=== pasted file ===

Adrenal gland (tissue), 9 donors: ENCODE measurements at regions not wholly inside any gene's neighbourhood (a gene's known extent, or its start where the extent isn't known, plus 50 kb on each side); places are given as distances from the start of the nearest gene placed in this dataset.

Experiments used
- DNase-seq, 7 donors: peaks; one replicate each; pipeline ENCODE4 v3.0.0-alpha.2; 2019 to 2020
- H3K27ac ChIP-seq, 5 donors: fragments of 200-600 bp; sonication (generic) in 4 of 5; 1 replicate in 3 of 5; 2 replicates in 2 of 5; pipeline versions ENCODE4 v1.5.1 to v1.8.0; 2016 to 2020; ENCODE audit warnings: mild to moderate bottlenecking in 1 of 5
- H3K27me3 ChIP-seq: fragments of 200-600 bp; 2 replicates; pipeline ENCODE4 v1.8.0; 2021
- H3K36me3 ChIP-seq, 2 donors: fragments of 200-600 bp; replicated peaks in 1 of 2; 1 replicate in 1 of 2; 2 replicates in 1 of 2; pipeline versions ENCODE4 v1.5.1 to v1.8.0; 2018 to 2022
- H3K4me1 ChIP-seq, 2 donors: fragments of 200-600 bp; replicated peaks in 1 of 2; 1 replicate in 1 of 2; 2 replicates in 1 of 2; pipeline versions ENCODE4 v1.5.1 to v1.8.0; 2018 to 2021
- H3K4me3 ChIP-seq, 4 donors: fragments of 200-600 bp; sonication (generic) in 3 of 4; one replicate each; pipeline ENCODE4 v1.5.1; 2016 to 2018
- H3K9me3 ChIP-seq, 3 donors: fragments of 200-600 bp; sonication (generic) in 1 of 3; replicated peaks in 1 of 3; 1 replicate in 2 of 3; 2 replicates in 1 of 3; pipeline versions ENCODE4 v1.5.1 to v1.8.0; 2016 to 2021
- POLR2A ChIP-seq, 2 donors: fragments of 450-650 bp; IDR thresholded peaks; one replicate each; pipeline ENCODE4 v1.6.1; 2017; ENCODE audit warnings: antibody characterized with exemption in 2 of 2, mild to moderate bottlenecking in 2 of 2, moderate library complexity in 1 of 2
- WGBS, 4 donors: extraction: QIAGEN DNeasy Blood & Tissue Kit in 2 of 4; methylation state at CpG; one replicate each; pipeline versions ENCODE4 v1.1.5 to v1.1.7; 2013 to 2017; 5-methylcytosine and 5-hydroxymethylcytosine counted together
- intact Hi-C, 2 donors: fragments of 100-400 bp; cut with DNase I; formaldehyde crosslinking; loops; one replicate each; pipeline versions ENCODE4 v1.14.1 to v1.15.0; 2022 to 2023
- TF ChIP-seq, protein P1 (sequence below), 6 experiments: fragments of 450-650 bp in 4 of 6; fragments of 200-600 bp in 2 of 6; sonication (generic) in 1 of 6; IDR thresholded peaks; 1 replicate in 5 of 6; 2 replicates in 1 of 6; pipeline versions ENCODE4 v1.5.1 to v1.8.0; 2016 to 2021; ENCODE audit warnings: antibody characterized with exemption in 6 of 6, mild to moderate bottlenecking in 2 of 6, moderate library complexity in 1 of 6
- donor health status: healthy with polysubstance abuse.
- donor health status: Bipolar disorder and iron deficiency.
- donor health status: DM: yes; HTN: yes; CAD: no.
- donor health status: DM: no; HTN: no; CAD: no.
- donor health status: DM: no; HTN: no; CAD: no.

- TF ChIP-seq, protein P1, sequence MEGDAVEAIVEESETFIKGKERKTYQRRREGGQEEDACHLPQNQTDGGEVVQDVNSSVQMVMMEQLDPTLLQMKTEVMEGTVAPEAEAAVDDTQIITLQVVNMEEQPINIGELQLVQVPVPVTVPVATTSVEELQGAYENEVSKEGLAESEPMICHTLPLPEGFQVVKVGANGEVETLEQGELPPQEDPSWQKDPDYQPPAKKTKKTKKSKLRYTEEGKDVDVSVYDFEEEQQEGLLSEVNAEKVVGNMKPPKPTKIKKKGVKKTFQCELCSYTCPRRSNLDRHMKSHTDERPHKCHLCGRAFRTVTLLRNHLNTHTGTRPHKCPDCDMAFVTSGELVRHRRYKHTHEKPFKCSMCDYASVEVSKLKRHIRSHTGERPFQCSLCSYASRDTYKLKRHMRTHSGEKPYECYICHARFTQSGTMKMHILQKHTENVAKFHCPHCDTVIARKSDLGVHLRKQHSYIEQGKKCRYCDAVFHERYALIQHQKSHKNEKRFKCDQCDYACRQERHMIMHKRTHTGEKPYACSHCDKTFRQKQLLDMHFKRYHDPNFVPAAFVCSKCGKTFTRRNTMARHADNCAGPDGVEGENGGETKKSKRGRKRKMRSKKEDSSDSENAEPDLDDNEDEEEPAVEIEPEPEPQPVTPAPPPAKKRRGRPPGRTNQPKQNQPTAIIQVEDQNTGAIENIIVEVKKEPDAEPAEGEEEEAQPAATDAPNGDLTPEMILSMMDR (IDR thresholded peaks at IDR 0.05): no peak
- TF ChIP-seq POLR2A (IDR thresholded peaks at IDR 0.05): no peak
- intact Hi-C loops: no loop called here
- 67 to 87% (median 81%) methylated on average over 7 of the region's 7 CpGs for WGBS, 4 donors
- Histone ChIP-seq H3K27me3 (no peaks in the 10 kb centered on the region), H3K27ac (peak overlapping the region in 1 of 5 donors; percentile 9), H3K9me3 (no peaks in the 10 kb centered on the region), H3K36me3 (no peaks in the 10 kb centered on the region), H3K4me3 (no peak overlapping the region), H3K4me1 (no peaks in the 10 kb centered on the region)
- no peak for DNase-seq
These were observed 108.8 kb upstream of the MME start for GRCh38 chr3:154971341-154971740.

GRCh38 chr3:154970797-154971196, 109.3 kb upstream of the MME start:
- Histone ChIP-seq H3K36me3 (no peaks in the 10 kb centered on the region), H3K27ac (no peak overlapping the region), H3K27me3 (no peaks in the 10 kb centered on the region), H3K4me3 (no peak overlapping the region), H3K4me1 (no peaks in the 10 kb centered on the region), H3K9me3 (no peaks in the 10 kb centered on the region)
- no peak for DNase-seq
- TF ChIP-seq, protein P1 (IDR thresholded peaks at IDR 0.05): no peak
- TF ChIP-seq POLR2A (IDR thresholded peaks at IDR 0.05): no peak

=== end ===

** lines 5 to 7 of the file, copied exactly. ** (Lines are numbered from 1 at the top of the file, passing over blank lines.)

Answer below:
- H3K27me3 ChIP-seq: fragments of 200-600 bp; 2 replicates; pipeline ENCODE4 v1.8.0; 2021
- H3K36me3 ChIP-seq, 2 donors: fragments of 200-600 bp; replicated peaks in 1 of 2; 1 replicate in 1 of 2; 2 replicates in 1 of 2; pipeline versions ENCODE4 v1.5.1 to v1.8.0; 2018 to 2022
- H3K4me1 ChIP-seq, 2 donors: fragments of 200-600 bp; replicated peaks in 1 of 2; 1 replicate in 1 of 2; 2 replicates in 1 of 2; pipeline versions ENCODE4 v1.5.1 to v1.8.0; 2018 to 2021